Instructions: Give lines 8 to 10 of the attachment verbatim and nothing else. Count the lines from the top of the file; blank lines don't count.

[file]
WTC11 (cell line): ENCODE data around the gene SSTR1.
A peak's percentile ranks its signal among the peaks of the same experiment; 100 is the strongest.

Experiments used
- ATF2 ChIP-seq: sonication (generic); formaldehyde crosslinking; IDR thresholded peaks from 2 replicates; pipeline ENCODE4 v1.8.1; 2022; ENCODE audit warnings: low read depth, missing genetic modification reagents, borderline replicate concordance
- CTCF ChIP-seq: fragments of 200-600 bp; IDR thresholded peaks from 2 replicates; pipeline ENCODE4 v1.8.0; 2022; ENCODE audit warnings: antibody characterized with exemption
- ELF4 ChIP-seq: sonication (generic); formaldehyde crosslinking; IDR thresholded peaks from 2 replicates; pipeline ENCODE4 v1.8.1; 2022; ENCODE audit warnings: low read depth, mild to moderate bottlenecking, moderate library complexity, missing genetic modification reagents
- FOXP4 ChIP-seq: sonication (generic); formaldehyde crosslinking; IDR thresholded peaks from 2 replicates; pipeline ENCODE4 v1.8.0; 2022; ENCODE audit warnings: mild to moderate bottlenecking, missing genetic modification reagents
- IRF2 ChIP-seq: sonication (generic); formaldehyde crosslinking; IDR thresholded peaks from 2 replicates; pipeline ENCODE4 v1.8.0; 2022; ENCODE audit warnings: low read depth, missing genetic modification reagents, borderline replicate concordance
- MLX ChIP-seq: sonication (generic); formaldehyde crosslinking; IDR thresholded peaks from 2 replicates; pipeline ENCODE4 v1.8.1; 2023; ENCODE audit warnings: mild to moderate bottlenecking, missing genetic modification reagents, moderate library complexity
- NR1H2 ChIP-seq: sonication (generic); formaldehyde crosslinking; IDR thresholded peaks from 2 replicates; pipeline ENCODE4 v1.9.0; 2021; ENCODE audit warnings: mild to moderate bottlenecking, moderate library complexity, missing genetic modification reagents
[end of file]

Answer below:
- IRF2 ChIP-seq: sonication (generic); formaldehyde crosslinking; IDR thresholded peaks from 2 replicates; pipeline ENCODE4 v1.8.0; 2022; ENCODE audit warnings: low read depth, missing genetic modification reagents, borderline replicate concordance
- MLX ChIP-seq: sonication (generic); formaldehyde crosslinking; IDR thresholded peaks from 2 replicates; pipeline ENCODE4 v1.8.1; 2023; ENCODE audit warnings: mild to moderate bottlenecking, missing genetic modification reagents, moderate library complexity
- NR1H2 ChIP-seq: sonication (generic); formaldehyde crosslinking; IDR thresholded peaks from 2 replicates; pipeline ENCODE4 v1.9.0; 2021; ENCODE audit warnings: mild to moderate bottlenecking, moderate library complexity, missing genetic modification reagents